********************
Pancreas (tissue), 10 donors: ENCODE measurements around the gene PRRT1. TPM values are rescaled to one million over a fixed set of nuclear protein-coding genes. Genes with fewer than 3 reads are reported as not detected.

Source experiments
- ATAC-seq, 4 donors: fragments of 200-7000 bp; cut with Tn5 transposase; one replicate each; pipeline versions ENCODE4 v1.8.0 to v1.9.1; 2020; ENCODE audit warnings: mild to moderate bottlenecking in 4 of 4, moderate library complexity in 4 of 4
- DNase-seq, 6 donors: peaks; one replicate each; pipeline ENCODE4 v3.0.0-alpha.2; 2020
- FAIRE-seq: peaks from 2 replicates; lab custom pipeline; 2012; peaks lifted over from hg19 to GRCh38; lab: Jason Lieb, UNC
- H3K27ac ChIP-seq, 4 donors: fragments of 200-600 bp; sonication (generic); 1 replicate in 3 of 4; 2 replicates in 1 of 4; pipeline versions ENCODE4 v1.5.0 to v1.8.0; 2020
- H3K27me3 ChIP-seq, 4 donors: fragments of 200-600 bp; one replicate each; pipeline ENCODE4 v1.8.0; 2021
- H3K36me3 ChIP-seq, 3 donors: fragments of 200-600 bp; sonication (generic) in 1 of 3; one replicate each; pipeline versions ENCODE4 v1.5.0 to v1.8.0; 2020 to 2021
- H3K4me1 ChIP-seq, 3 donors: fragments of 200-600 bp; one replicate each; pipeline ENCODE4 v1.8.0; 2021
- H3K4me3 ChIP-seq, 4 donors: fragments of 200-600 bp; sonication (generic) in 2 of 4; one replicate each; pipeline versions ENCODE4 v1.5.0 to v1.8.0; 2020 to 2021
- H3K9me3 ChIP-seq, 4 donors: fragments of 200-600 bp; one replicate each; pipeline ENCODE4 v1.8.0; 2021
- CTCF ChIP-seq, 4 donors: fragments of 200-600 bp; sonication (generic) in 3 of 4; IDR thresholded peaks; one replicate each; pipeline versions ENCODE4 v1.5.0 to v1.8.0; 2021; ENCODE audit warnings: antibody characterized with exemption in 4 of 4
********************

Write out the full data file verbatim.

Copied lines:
Pancreas (tissue), 10 donors: ENCODE measurements around the gene PRRT1. TPM values are rescaled to one million over a fixed set of nuclear protein-coding genes. Genes with fewer than 3 reads are reported as not detected.

Source experiments
- ATAC-seq, 4 donors: fragments of 200-7000 bp; cut with Tn5 transposase; one replicate each; pipeline versions ENCODE4 v1.8.0 to v1.9.1; 2020; ENCODE audit warnings: mild to moderate bottlenecking in 4 of 4, moderate library complexity in 4 of 4
- DNase-seq, 6 donors: peaks; one replicate each; pipeline ENCODE4 v3.0.0-alpha.2; 2020
- FAIRE-seq: peaks from 2 replicates; lab custom pipeline; 2012; peaks lifted over from hg19 to GRCh38; lab: Jason Lieb, UNC
- H3K27ac ChIP-seq, 4 donors: fragments of 200-600 bp; sonication (generic); 1 replicate in 3 of 4; 2 replicates in 1 of 4; pipeline versions ENCODE4 v1.5.0 to v1.8.0; 2020
- H3K27me3 ChIP-seq, 4 donors: fragments of 200-600 bp; one replicate each; pipeline ENCODE4 v1.8.0; 2021
- H3K36me3 ChIP-seq, 3 donors: fragments of 200-600 bp; sonication (generic) in 1 of 3; one replicate each; pipeline versions ENCODE4 v1.5.0 to v1.8.0; 2020 to 2021
- H3K4me1 ChIP-seq, 3 donors: fragments of 200-600 bp; one replicate each; pipeline ENCODE4 v1.8.0; 2021
- H3K4me3 ChIP-seq, 4 donors: fragments of 200-600 bp; sonication (generic) in 2 of 4; one replicate each; pipeline versions ENCODE4 v1.5.0 to v1.8.0; 2020 to 2021
- H3K9me3 ChIP-seq, 4 donors: fragments of 200-600 bp; one replicate each; pipeline ENCODE4 v1.8.0; 2021
- CTCF ChIP-seq, 4 donors: fragments of 200-600 bp; sonication (generic) in 3 of 4; IDR thresholded peaks; one replicate each; pipeline versions ENCODE4 v1.5.0 to v1.8.0; 2021; ENCODE audit warnings: antibody characterized with exemption in 4 of 4